The Beginning of Desire -- the final page
John Lewis on Dr. King



Psalm 105

by the Rev. Dr. E. Scott Jones

First Central Congregational UCC

28 August 2011



In the days immediately following the attacks of September 11, 2001, the music that I kept going to for lament and solace was the album All That You Can't Leave Behind by the rock band U2. The album was a year old at that point and had already experienced huge success, but it seemed to be the perfect music to express what I was feeling in those days.

There is a fantastic sequence of songs that conclude the album. Their titles alone suggest the vision they contain: "Peace on Earth," "When I Look at the World," "New York," and "Grace."  That order of titles is near-providential. I believe it was "Peace on Earth" that I first wanted to listen to.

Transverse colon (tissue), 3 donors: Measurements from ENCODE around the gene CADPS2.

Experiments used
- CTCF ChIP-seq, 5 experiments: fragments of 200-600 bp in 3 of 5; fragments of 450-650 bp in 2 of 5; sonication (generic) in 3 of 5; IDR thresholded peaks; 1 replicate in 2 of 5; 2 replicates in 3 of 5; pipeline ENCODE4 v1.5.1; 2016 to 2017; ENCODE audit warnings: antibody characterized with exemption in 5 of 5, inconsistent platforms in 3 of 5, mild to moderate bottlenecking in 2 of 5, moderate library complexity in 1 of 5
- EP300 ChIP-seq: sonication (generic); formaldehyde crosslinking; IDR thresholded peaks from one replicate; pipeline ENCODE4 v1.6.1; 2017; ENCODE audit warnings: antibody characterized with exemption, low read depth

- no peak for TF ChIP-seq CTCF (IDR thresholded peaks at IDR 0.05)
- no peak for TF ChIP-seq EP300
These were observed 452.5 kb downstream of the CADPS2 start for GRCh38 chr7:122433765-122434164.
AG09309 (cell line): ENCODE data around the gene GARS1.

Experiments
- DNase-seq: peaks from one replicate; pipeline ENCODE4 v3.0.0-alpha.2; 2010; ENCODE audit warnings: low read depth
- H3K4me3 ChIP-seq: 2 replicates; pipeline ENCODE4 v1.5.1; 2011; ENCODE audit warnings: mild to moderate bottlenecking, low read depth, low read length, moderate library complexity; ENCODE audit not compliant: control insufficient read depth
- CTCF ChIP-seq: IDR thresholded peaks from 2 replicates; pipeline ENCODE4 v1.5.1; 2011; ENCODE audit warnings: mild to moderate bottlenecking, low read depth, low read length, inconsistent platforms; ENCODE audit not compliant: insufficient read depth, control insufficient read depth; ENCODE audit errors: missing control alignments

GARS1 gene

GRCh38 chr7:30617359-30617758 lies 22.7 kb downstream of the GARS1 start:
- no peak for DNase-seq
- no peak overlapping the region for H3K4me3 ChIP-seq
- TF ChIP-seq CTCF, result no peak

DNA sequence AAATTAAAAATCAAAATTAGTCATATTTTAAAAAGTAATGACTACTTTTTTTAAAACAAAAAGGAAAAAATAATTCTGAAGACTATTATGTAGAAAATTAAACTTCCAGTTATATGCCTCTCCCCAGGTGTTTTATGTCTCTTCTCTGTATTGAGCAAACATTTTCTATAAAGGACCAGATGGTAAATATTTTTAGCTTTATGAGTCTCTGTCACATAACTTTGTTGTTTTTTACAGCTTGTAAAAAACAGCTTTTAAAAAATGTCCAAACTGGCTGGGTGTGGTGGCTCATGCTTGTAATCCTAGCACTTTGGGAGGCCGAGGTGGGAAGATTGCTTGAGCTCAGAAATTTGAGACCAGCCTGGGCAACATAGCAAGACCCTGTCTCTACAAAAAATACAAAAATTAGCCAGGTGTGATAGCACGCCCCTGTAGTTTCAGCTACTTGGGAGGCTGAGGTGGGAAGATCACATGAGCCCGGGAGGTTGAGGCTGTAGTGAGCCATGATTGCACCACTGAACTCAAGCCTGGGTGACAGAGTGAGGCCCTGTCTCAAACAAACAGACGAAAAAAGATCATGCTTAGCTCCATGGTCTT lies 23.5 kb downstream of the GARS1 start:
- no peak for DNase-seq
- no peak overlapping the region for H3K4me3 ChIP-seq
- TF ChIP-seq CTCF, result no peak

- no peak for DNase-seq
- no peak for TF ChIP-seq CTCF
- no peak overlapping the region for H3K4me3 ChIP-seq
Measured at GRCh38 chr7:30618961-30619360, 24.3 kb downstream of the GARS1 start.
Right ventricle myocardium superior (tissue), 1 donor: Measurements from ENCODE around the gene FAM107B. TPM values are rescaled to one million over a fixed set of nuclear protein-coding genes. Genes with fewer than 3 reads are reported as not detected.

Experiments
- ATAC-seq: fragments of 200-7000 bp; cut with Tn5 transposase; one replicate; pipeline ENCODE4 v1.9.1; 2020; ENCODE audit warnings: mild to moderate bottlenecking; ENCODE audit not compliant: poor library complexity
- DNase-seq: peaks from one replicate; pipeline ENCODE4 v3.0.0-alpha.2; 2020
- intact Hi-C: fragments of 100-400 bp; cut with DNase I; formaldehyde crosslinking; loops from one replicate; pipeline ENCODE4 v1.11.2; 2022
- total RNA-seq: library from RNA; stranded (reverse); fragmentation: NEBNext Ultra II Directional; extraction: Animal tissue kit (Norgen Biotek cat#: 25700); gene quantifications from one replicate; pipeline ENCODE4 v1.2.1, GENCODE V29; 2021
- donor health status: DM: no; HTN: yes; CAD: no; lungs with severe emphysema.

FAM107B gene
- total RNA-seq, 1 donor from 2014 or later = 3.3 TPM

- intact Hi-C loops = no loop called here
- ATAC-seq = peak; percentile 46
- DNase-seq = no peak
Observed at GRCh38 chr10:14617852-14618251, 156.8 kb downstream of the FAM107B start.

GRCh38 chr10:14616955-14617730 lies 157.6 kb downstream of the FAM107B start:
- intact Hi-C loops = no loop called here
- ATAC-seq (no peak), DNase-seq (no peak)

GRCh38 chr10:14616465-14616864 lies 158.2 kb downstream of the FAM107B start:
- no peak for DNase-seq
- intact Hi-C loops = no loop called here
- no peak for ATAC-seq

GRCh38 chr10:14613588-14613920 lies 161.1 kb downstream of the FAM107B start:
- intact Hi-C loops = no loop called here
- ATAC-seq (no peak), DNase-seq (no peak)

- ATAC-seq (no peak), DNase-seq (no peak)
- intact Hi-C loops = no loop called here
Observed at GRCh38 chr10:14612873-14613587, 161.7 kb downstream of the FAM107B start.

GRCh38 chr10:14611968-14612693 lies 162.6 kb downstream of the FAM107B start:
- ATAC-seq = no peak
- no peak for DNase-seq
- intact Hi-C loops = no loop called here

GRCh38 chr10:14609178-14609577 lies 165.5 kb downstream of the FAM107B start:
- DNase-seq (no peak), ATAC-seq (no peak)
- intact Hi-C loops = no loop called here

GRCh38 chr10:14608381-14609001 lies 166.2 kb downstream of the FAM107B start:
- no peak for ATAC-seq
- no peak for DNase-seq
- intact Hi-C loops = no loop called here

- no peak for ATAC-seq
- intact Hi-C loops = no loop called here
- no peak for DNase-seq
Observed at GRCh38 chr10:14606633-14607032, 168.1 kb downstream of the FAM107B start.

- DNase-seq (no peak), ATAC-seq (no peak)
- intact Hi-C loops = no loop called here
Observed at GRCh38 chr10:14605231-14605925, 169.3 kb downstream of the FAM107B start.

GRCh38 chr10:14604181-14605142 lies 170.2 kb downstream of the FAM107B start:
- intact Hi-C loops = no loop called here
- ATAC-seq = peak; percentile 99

Heaven on Earth
We  need it now
I'm sick of all this
Hanging around
Sick of Sorrow
Sick of Pain
Sick of hearing again and again
That there's gonna be 
Peace on Earth


    The song contains a powerful lamentation:


Jesus this song you wrote 
The words are sticking in my throat
Peace on Earth
Hear it every Christmas time
But hope and history won't rhyme
So, what's it worth?
This peace on Earth.


And quite powerfully there was this prescient lyric:


They're reading names out over the radio
All the folks the rest of us won't get to know
Sean and Julia, Gareth, Ann and Breda 
Their lives are bigger, than any big idea.

Despite listening almost daily to this album, it was more than a month before I could listen to the opening track "Beautiful Day."  That song was the big hit from the album and was a song I had listened to a lot in the previous year, but I couldn't bring myself to in the weeks after the attacks, no matter how often I listened to the rest of this album.  Pretty soon I realized that I would know when I would be ready to listen to it and that when I did, it would mean something about moving forward in my shock and grief.